Please don't talk about HR issues, @JoeNBC

by Matthew Stollak on Friday, January 25, 2013



On the drive into work this morning, I happened to tune into an all-male panel discussion on Morning Joe of the recent change in military policy to allow women in combat.  

Joe Scarborough was skeptical that women should be put on the front line given physical differences, and if lives were lost as a result of the policy it would by on the hand of the Pentagon.

Joe, Joe, Joe....

Ignoring the fact that military warfare is much different from the days of trench fighting where the need to drag heavy bodies has lessened, let's look at another similar, physically demanding job where the need to move bodies is present.

Firefighting.

To become a firefighter, many municipalities have adopted the Candidate Physical Ability Test (CPAT), which consists of eight separate events across a predetermined path.  It is a timed event (candidates must complete the events in 10 minutes and 20 seconds) and candidates must wear a 50-pound vest to simulate the equipment they would wear in the event of the an actual fire.  The CPAT includes:

  1. Stair climb - candidates are required to wear additional weight (two 12.5-pound weights on the shoulders) and to walk on a StepMill, which is situated between a wall and an elevated platform, at a stepping rate of 60 steps per minute for three minutes. The handrail of the StepMill opposite the wall is removed. Prior to beginning the timed event, each candidate performs a 20-second warm-up at a rate of 50 steps per minute. There is no break between this warm-up period and the actual timed test event. If the candidate falls or dismounts the StepMill three times during the warm-up period, he or she fails the test. If the candidate falls, grasps any of the test equipment, or steps off the StepMill during the timed event, the test is concluded and the candidate fails the test.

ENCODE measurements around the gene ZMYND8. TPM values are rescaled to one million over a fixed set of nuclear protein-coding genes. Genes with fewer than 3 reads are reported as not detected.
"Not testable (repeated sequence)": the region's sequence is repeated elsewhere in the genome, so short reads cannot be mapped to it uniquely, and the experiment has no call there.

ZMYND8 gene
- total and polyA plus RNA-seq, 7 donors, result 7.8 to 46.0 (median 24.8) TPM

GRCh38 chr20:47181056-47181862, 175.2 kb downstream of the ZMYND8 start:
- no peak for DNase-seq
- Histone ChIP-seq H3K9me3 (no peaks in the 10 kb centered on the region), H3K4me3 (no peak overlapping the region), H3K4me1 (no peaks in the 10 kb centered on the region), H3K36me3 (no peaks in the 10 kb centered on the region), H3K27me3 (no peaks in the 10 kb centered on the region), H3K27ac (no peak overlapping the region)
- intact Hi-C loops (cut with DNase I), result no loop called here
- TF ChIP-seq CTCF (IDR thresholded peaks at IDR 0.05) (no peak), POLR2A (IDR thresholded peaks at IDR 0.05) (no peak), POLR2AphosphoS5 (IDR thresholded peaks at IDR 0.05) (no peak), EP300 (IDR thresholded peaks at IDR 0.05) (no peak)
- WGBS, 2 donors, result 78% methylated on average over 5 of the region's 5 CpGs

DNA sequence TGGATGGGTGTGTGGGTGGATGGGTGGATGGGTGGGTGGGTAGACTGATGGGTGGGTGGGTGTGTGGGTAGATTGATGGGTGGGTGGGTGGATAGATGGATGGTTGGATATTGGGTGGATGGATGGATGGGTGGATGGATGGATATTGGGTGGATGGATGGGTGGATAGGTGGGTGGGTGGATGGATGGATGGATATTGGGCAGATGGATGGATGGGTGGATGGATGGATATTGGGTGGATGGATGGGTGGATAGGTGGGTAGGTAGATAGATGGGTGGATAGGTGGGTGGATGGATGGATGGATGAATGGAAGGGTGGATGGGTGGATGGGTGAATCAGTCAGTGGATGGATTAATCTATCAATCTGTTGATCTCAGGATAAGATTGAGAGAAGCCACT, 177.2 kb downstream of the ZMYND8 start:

2. Hose Drag - the candidate grasps a six-pound nozzle attached to four lengths (200 feet) of attack hose (1 1/2 inch diameter), places the hose over the shoulder and across the chest (maximum 8 feet), and drags the hose 75 feet along a marked path (cones) to two pre-positioned 55-gallon drums that are secured together and weighted. The candidate makes a 90-degree turn around the drums, continues an additional 25 feet, and then drops to at least one knee at the finish line.
  3. Equipment Carry - the candidate removes two 32-pound saws from a tool cabinet, one at a time, and places them on the ground. The candidate then picks up both saws, one in each hand, and carries them 75 feet around a drum and then back to the starting point. The candidate then places the saws on the ground, picks up each saw one at a time, and replaces them in the designated space inside the cabinet.
  4. Ladder Raise and Extension - This event uses two portable 24-foot aluminum extension ladders, one ladder is lying on the ground and hinged at one end to a wall and the other ladder is secured in a vertical position. During the event, the candidate lifts the ladder on the ground by the unhinged end and walks underneath the ladder while raising it to a stationary position against a wall. The candidate then proceeds to the other ladder and stands in front of it with both feet inside a marked-off area and extends the fly section of the ladder hand-over-hand until it hits the stop.